Licensing or Assigning ‘Know How’

Know How is essentially confidential information to one party. Unfortunately it is not a clearly identifiable proprietary right, like for example a trade mark, patent or registered design. With these latter forms of Intellectual Property Rights a statutory forms of registration, protection, licenses and assignments exist.

Know-how is regarded as a ‘chose in action’ and so is capable of being transferred either by (i) equitable assignment or (ii) by a statutory assignment under section 136 of the Law of Property Act 1925, which requires a written assignment by the assignor and notice to be given to the other contracting party.

The Law Commission has stated on this point the fact that “It is not possible to lay down specific rules for the assignability and formal requirements of assignment of obligations of confidence in relation to such a wide range of information”.

How do we deal with this in practice? the preferred method of dealing with this is to document the confidential information and all materials in support of the same and for the transferor to agree with the transferee that upon delivery of the information by it, it shall not use the information again itself, nor disclose the information to any other third party. Further if any assistance is required to confirm the assignment in the future, the transferor shall provide the same.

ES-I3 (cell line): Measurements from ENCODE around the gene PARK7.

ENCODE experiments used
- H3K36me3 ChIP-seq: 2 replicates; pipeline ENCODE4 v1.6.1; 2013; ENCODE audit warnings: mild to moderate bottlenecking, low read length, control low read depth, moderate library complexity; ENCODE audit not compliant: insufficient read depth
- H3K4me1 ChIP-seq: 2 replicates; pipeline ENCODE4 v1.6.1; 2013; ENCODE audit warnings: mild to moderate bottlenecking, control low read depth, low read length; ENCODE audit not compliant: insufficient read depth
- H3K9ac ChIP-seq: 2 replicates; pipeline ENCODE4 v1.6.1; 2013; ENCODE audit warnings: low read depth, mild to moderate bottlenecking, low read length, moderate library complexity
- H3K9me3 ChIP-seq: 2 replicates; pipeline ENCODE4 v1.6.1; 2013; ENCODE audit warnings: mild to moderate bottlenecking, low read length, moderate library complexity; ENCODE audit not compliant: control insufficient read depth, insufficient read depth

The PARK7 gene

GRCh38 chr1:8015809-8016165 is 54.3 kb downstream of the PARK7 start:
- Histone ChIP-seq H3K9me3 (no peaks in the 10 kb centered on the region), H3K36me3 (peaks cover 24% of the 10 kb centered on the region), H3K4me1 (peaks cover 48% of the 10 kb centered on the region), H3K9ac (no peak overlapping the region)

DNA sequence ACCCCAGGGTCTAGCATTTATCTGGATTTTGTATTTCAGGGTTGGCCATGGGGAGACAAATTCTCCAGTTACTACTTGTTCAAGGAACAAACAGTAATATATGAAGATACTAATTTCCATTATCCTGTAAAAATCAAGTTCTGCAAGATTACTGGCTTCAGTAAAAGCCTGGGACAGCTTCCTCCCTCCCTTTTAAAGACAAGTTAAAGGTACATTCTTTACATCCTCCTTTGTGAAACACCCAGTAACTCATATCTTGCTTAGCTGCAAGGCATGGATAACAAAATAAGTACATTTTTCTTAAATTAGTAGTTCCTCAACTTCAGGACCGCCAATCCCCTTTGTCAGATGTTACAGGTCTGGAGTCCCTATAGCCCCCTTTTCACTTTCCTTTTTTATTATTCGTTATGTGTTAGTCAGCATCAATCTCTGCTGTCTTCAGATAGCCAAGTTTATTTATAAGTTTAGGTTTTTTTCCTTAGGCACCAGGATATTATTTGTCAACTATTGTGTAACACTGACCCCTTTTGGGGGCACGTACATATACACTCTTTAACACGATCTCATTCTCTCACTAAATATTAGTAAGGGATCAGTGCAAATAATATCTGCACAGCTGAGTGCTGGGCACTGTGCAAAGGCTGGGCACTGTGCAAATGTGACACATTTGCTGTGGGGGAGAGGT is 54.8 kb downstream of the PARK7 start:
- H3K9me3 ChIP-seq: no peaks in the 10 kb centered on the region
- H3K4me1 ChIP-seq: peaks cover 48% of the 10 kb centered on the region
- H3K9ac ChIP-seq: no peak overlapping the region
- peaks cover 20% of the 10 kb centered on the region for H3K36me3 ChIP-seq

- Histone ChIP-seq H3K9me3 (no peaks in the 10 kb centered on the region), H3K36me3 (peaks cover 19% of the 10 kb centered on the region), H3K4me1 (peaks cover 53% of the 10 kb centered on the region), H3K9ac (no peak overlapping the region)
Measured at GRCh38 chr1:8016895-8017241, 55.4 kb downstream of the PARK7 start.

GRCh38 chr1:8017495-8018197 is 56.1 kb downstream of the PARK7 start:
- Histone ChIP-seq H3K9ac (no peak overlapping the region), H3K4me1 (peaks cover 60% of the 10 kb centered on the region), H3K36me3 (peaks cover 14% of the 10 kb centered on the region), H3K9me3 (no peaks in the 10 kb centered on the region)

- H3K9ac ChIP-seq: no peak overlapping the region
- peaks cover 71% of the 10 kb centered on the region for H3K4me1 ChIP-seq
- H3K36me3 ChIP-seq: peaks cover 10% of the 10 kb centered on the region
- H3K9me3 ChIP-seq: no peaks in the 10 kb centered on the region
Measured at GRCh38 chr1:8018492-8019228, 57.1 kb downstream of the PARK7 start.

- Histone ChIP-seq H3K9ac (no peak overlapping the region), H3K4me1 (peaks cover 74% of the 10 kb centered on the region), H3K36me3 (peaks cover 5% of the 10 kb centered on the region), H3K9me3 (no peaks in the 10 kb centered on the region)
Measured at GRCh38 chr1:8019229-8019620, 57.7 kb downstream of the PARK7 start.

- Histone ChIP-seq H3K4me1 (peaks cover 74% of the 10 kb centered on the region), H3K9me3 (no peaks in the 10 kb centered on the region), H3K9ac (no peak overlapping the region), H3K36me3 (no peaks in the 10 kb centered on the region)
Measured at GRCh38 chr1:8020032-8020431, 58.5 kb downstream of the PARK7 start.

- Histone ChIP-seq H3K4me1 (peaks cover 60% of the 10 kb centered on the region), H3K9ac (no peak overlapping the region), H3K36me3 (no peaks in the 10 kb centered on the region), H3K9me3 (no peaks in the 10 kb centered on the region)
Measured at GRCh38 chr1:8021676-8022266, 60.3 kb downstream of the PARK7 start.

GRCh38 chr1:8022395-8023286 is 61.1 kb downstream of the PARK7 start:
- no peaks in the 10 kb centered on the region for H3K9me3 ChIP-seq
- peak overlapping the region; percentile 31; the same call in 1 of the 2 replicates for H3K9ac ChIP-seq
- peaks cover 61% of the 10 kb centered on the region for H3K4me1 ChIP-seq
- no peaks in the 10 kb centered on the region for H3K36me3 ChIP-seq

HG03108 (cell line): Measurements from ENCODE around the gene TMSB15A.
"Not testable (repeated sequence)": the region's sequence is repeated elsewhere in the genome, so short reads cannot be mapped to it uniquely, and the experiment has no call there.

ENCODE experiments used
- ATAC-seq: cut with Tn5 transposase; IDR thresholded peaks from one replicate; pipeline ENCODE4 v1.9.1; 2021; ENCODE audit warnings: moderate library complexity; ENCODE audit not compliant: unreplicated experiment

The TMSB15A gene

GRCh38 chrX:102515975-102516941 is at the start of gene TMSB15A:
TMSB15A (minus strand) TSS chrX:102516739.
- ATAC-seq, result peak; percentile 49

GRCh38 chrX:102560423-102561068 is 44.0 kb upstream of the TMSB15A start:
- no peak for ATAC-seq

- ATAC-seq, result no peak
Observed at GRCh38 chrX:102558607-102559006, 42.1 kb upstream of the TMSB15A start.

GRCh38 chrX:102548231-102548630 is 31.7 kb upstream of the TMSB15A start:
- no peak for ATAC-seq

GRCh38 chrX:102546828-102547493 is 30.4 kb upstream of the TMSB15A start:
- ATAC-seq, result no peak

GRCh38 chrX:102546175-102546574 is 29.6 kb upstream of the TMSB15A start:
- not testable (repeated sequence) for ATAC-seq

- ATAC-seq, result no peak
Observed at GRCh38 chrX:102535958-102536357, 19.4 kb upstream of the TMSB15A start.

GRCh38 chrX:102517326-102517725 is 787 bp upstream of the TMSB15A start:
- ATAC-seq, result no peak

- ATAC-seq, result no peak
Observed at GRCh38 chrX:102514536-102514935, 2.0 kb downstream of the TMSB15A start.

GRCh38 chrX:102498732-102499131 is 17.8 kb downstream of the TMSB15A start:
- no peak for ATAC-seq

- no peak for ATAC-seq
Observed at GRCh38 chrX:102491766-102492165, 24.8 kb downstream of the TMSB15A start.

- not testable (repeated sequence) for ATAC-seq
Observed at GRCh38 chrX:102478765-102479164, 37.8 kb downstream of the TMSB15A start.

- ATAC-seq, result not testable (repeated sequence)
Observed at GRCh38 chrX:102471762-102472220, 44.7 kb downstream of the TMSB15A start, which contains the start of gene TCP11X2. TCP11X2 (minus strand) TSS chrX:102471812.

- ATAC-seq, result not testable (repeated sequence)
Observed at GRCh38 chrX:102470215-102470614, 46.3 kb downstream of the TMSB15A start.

For the sake of completeness, it is advisable to also include provisions that provide for the transferor not to compete with the transferee, limited in terms of scope and duration because under competition laws in order to enforce such a clause there must be a legitimate business interest to protect (the transfer of the Know How and Confidential Information) and the clause goes no further than is necessary in order to protect such an interest.

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